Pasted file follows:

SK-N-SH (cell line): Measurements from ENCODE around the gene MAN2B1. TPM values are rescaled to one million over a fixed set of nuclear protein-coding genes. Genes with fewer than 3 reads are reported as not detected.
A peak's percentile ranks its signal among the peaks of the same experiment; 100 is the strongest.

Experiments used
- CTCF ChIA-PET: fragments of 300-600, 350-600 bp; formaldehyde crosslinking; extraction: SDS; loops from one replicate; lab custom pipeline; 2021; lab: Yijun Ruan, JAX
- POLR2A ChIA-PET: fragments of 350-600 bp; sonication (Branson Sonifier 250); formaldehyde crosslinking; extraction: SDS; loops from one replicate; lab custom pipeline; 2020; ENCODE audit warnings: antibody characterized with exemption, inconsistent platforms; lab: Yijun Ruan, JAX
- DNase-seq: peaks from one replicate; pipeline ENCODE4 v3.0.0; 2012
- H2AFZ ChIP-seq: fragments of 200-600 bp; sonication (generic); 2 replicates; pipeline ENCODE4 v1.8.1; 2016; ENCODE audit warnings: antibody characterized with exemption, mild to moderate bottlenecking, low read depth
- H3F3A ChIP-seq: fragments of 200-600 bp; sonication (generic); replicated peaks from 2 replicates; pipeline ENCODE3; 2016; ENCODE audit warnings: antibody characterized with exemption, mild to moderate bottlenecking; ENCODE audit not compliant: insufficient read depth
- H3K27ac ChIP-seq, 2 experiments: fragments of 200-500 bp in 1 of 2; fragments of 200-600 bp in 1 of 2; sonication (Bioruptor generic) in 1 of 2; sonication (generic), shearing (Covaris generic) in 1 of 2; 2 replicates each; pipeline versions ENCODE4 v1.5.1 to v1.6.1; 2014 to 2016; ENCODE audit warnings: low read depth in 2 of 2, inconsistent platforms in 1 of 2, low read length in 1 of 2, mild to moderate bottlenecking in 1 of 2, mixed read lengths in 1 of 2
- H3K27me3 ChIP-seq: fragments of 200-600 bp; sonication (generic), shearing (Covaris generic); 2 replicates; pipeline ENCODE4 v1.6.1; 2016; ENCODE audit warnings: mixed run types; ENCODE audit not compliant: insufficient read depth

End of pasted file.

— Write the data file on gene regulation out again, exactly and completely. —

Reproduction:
SK-N-SH (cell line): Measurements from ENCODE around the gene MAN2B1. TPM values are rescaled to one million over a fixed set of nuclear protein-coding genes. Genes with fewer than 3 reads are reported as not detected.
A peak's percentile ranks its signal among the peaks of the same experiment; 100 is the strongest.

Experiments used
- CTCF ChIA-PET: fragments of 300-600, 350-600 bp; formaldehyde crosslinking; extraction: SDS; loops from one replicate; lab custom pipeline; 2021; lab: Yijun Ruan, JAX
- POLR2A ChIA-PET: fragments of 350-600 bp; sonication (Branson Sonifier 250); formaldehyde crosslinking; extraction: SDS; loops from one replicate; lab custom pipeline; 2020; ENCODE audit warnings: antibody characterized with exemption, inconsistent platforms; lab: Yijun Ruan, JAX
- DNase-seq: peaks from one replicate; pipeline ENCODE4 v3.0.0; 2012
- H2AFZ ChIP-seq: fragments of 200-600 bp; sonication (generic); 2 replicates; pipeline ENCODE4 v1.8.1; 2016; ENCODE audit warnings: antibody characterized with exemption, mild to moderate bottlenecking, low read depth
- H3F3A ChIP-seq: fragments of 200-600 bp; sonication (generic); replicated peaks from 2 replicates; pipeline ENCODE3; 2016; ENCODE audit warnings: antibody characterized with exemption, mild to moderate bottlenecking; ENCODE audit not compliant: insufficient read depth
- H3K27ac ChIP-seq, 2 experiments: fragments of 200-500 bp in 1 of 2; fragments of 200-600 bp in 1 of 2; sonication (Bioruptor generic) in 1 of 2; sonication (generic), shearing (Covaris generic) in 1 of 2; 2 replicates each; pipeline versions ENCODE4 v1.5.1 to v1.6.1; 2014 to 2016; ENCODE audit warnings: low read depth in 2 of 2, inconsistent platforms in 1 of 2, low read length in 1 of 2, mild to moderate bottlenecking in 1 of 2, mixed read lengths in 1 of 2
- H3K27me3 ChIP-seq: fragments of 200-600 bp; sonication (generic), shearing (Covaris generic); 2 replicates; pipeline ENCODE4 v1.6.1; 2016; ENCODE audit warnings: mixed run types; ENCODE audit not compliant: insufficient read depth